Today, CTIA and participating wireless carriers announced major anti-theft protection for new smartphones, starting in July of 2015. The voluntary program , which includes participation from major carriers such as Apple, Google, Microsoft, T-Mobile, AT&T and Verizon Wireless.
New smartphones manufactured after July 15, 2014 will feature remote wipe and other methods of rendering the device inoperable to thieves.
- Remote wipe the authorized user’s data (i.e., erase personal info that is added after purchase such as contacts, photos, emails, etc.) that is on the smartphone in the event it is lost or stolen.
- Render the smartphone inoperable to an unauthorized user (e.g., locking the smartphone so it cannot be used without a password or PIN), except in accordance with FCC rules for 911 emergency communications, and if available, emergency numbers programmed by the authorized user (e.g., “phone home”).
- Prevent reactivation without authorized user’s permission (including unauthorized factory reset attempts) to the extent technologically feasible (e.g., locking the smartphone as in 2 above).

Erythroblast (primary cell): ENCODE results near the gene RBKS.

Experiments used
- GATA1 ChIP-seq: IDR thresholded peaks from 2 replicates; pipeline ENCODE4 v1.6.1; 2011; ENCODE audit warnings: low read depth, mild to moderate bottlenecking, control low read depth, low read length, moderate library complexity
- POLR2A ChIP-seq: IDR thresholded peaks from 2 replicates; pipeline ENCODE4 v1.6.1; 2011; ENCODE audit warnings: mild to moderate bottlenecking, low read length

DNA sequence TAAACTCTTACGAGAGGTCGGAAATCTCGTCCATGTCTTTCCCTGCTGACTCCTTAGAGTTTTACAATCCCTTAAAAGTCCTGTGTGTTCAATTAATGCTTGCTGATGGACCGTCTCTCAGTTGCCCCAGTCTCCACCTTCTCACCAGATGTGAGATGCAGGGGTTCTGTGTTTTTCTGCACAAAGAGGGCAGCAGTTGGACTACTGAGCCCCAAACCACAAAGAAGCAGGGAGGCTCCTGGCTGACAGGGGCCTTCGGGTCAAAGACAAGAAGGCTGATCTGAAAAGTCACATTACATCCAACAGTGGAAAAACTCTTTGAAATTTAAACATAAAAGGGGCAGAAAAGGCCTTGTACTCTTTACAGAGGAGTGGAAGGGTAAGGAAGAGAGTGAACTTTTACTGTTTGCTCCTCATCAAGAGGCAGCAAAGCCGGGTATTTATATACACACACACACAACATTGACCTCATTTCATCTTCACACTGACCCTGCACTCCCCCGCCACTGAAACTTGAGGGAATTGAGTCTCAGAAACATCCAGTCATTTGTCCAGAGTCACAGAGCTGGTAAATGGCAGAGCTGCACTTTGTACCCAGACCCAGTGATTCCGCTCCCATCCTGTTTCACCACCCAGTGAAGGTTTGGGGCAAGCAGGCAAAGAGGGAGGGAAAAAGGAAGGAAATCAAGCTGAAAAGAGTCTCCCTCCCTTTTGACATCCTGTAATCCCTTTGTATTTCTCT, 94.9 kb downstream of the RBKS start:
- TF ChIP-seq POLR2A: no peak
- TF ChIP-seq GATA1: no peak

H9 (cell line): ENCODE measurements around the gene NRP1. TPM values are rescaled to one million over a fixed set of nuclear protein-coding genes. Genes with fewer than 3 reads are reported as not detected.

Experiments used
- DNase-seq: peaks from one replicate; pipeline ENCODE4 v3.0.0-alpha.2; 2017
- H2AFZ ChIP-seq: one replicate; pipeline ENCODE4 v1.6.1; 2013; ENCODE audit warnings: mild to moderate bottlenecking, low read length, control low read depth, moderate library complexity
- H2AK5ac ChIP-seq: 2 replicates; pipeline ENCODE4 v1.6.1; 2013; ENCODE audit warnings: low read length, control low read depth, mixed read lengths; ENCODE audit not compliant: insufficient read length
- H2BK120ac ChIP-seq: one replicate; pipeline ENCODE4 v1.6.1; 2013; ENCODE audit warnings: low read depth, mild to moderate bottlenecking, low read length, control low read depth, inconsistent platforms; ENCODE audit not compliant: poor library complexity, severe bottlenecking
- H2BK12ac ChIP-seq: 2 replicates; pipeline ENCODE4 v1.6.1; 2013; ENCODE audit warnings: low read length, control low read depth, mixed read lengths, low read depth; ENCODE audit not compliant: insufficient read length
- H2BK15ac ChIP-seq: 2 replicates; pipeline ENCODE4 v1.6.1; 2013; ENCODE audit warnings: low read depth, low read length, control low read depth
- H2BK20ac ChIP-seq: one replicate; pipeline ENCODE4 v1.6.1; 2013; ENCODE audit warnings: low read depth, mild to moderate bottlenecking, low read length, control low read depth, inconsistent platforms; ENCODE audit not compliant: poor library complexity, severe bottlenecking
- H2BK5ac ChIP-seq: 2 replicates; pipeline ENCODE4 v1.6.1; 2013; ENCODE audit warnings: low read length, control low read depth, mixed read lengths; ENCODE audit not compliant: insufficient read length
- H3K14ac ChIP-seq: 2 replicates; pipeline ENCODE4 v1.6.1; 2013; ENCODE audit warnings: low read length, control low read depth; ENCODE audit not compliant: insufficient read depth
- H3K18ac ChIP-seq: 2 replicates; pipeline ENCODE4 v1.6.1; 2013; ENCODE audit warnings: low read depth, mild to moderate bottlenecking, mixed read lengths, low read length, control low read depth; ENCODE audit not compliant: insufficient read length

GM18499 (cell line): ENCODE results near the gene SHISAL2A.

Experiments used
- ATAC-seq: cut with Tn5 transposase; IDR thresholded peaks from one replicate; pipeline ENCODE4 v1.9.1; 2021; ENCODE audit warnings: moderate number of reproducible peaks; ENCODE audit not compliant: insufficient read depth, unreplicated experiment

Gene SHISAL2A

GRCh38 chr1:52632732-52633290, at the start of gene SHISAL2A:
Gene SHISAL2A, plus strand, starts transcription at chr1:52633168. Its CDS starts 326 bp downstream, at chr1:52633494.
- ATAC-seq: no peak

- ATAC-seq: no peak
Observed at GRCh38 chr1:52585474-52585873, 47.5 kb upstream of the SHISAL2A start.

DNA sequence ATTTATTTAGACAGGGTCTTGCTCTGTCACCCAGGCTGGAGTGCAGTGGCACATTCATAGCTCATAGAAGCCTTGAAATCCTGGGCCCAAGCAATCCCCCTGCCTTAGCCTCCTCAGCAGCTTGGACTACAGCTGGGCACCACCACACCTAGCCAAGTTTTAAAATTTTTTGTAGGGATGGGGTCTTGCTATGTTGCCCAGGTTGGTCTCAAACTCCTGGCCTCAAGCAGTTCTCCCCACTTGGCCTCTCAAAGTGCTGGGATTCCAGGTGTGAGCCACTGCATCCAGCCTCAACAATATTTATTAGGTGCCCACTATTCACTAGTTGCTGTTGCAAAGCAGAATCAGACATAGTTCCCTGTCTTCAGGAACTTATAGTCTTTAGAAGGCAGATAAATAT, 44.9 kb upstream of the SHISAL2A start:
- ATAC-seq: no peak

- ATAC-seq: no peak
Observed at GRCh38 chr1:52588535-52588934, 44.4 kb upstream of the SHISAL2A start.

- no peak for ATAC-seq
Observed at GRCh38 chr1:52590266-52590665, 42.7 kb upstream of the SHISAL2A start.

- Reverse the inoperability if the smartphone is recovered by the authorized user and restore user data on the smartphone to the extent feasible (e.g., restored from the cloud).
Steve Largent, President and CEO, CTIA:
We appreciate the commitment made by these companies to protect wireless users in the event their smartphones are lost or stolen. This flexibility provides consumers with access to the best features and apps that fit their unique needs while protecting their smartphones and the valuable information they contain. At the same time, it’s important different technologies are available so that a ‘trap door’ isn’t created that could be exploited by hackers and criminals.
As reported before, smartphone companies have been under pressure from authorities to create kill switches for stolent devices, which have given rise to high numbers of criminal activities. Minnesota and California have both been working on legislation that would require kill switches. In fact, Minnesota is “poised to pass the nation’s first ‘kill switch’ law as early as next week,” said Minnesota State Representative Joe Atkins. If effective, kill switches would save consumers $2.6 billion annually in insurance premiums and replacement costs.